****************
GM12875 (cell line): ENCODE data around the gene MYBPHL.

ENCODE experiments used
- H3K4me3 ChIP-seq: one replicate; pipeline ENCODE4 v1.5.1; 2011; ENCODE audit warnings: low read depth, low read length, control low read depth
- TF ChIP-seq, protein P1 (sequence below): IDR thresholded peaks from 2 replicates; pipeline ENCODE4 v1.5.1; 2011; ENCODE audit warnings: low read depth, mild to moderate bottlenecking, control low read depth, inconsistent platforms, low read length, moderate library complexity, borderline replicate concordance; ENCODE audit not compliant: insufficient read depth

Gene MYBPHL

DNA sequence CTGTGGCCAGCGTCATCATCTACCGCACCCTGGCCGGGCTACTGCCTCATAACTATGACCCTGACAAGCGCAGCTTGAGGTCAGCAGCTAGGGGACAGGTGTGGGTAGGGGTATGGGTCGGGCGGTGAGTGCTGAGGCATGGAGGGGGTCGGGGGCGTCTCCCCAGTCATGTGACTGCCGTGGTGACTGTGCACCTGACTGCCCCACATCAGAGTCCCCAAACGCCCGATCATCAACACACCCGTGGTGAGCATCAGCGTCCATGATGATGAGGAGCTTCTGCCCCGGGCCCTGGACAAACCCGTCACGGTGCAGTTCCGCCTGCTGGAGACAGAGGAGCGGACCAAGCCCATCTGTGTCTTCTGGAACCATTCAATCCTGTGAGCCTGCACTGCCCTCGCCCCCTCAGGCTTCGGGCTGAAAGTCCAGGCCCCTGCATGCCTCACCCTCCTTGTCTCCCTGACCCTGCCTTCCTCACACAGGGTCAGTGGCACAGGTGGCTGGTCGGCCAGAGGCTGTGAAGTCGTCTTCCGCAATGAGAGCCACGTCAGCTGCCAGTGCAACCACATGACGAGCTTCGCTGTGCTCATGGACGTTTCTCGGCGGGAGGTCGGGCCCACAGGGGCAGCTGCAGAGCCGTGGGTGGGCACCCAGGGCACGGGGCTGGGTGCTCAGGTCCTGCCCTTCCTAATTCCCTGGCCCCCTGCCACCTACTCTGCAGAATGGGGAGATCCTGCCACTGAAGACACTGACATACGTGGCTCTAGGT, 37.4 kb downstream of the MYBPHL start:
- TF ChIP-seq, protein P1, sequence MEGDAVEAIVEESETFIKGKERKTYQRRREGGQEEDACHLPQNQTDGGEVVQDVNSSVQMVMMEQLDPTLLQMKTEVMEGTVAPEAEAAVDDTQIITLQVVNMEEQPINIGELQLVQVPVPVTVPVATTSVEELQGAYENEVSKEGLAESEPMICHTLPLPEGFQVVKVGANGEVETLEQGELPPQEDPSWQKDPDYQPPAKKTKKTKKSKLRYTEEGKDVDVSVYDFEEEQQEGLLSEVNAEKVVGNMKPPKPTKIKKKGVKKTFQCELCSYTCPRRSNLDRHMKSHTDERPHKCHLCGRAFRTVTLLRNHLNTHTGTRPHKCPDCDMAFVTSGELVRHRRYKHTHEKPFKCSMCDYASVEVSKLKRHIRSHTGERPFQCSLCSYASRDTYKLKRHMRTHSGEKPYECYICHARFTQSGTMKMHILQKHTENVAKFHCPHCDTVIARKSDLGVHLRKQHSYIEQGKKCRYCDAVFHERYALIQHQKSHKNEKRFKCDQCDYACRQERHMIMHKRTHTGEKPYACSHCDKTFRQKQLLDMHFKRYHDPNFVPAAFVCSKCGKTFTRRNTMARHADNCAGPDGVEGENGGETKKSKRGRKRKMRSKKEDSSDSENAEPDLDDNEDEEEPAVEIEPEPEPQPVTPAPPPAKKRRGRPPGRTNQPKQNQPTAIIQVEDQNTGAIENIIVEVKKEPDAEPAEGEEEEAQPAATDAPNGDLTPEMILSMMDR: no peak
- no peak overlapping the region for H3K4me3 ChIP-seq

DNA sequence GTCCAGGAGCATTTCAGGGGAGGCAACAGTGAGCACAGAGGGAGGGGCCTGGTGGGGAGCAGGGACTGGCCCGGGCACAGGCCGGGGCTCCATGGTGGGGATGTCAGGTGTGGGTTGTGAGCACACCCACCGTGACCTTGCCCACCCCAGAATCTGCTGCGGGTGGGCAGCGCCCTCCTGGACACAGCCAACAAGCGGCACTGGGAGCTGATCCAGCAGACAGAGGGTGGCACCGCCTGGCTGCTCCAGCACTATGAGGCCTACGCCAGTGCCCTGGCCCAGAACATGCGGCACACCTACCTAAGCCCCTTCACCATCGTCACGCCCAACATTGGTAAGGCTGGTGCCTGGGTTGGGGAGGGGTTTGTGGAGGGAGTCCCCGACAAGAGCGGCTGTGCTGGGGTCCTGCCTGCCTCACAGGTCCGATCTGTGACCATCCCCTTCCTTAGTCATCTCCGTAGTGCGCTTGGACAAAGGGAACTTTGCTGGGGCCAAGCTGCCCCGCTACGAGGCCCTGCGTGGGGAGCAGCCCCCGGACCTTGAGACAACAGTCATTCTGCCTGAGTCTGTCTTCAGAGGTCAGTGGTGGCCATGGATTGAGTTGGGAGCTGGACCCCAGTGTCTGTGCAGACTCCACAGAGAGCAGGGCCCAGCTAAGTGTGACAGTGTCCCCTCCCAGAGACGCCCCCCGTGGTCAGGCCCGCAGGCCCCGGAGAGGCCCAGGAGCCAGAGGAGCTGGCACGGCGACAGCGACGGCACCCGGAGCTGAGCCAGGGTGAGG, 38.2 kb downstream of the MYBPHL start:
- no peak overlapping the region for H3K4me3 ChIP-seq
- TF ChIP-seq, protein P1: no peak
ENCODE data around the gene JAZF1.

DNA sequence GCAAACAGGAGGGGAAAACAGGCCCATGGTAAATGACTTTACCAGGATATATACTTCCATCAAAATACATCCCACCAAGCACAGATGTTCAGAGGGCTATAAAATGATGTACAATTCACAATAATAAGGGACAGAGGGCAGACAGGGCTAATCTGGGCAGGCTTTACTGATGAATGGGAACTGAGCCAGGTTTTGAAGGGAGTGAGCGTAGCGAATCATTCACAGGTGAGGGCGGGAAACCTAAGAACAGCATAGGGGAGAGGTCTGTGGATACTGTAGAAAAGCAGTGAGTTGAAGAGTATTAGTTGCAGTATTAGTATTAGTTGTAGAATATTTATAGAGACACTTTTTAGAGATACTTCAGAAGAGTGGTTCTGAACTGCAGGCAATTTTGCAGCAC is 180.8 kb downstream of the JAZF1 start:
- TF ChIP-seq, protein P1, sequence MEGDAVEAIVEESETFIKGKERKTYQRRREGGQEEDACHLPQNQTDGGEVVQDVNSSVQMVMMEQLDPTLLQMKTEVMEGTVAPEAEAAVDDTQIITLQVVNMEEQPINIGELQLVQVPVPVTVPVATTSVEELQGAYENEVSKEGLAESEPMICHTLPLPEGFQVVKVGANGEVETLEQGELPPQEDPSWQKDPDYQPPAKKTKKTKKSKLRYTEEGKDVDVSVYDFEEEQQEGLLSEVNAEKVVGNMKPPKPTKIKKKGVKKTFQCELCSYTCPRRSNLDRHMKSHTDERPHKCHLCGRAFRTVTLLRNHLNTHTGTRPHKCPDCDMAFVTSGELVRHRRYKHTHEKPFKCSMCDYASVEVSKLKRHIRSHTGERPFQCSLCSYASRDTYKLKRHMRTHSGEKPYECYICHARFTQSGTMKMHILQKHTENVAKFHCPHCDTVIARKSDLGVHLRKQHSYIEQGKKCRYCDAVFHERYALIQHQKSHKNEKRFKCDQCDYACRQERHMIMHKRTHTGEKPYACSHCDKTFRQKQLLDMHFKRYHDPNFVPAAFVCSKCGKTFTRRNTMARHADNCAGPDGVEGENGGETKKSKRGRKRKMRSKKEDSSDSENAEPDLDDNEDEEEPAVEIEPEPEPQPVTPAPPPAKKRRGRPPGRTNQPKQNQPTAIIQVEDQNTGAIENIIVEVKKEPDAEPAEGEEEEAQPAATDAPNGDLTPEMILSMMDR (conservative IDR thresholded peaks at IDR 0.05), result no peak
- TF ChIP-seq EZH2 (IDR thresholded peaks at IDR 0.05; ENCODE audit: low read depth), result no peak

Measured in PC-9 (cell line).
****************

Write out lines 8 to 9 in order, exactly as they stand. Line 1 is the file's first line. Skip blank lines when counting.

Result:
- no peak overlapping the region for H3K4me3 ChIP-seq

DNA sequence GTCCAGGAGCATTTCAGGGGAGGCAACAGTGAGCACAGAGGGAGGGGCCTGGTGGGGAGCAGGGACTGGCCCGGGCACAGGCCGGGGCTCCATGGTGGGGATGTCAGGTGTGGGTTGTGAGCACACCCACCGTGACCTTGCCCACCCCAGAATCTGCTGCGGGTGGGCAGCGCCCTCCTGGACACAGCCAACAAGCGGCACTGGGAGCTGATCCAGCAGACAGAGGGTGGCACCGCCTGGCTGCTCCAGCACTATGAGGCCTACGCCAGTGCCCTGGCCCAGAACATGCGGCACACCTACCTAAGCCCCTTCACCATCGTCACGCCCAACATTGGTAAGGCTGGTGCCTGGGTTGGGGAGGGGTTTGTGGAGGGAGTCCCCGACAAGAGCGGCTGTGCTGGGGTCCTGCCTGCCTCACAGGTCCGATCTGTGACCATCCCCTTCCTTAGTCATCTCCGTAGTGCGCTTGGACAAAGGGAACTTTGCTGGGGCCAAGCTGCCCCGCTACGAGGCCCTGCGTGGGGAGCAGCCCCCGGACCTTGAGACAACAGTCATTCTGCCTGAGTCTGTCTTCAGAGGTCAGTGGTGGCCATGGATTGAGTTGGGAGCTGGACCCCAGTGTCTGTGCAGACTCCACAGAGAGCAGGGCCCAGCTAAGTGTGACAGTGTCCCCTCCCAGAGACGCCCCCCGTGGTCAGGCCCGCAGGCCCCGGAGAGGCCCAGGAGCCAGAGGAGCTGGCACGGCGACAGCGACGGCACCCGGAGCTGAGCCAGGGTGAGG, 38.2 kb downstream of the MYBPHL start: